The input video (pixel) is input serially as the data lift scans vertically. Horizontal scanning is accomplished by multiple vertical scans as a document moves horizontally. In order to obtain the area sum, row sums are first obtained and then accumulated. A row sum is the sum of five horizontally adjacent pixels. FIG. 2 is a block diagram of a basic correlator. Initially all registers are reset, input video 16 is routed to both a subtractor 24 and a five scan delay line which is made up of two scan delay 19 and three scan delay 21. The output of the delay line is fed by line 23 to subtractor 24. The difference between the video in 16 and the delayed video on line 23 is used to generate new row sums and is combined in subtractor 24. The output of subtractor 24 is routed to adder 25. The difference is used to generate new row sums. The difference is added to the row sum value 28 yielding a new row sum value 26. The new row sum value 26 is routed through a one scan delay 27 becoming the row sum 28. Mathematically the resulting new row can be expressed as follows. New row sum equal to old row sum plus (new pixel minus old pixel). This is graphically illustrated in FIG. 4 and may be mathmatically expressed as follows. ##EQU1## The area sums are generated by this same accumulative technique. First, the new row sum 26 is subtracted from the old row sum 31. The old row sum 31 is obtained by delaying the new row sum 26 five pixel times at shift register 29. This difference 32 is then added to the area sum 35 to obtain the new area sum 34. Area sum latch 34a retains the area sum for the next update and is used to route the area sum to the lookup table (ROM) 36. The process of adding the difference of the old row sum and the new row sum to the present area sum continually updates the area sum about the pixel of interest.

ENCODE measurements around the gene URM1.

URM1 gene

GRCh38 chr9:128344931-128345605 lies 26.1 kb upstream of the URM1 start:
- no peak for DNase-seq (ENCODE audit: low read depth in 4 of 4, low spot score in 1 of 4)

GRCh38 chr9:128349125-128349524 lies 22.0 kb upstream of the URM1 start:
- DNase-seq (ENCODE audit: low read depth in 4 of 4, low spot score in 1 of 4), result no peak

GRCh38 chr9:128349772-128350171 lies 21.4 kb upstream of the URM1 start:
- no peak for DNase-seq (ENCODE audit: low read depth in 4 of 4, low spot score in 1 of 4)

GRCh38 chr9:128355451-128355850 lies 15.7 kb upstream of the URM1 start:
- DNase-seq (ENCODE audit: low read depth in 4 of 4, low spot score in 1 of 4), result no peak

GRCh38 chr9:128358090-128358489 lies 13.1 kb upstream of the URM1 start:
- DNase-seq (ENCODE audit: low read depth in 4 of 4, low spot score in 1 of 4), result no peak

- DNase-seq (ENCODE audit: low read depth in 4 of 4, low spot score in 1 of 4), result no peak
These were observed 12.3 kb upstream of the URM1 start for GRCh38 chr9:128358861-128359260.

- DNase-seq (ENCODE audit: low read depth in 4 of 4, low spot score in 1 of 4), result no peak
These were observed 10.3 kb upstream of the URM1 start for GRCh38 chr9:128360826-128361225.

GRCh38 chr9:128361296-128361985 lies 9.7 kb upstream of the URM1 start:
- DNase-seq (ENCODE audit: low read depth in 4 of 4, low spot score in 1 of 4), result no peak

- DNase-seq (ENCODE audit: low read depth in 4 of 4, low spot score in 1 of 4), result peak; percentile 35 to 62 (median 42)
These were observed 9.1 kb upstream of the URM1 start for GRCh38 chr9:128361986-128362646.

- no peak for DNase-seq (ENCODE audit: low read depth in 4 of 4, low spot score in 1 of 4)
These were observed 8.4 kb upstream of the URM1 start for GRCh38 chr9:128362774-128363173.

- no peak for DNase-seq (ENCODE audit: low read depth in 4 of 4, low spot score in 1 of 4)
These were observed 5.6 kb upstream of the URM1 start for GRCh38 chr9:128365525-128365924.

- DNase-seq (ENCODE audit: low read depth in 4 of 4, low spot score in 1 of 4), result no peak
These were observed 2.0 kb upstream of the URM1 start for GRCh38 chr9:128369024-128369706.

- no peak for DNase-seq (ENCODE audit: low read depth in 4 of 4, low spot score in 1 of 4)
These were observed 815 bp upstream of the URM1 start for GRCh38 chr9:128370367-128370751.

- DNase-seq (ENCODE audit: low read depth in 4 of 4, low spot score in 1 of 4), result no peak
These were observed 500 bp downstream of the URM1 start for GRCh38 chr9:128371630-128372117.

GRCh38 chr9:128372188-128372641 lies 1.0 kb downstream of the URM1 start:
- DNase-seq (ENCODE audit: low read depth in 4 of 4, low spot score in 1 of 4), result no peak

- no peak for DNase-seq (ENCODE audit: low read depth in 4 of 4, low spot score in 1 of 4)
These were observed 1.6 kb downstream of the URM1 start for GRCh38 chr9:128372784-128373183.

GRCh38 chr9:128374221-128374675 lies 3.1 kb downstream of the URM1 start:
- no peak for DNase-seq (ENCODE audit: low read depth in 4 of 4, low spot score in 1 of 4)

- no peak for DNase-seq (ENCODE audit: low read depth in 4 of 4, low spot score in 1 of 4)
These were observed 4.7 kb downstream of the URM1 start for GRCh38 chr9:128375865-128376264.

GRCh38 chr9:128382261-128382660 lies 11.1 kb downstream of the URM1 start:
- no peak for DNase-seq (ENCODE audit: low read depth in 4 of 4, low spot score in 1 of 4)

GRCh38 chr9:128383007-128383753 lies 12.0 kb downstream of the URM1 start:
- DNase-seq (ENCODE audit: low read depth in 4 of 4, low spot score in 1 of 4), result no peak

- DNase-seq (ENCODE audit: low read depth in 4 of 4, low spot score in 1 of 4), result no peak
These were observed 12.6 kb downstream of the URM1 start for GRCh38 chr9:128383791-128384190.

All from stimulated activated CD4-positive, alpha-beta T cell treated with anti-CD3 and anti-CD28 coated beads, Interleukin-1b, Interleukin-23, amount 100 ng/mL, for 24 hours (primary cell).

The corresponding center pixel of this area 39 is obtained from the three pixel delay shift register 22. The process of accumulating first the row sums and secondly the area sum requires a five scan and a five row delay from the input video. The corresponding center pixel is two scans and three pixel delayed from the current input video pixel.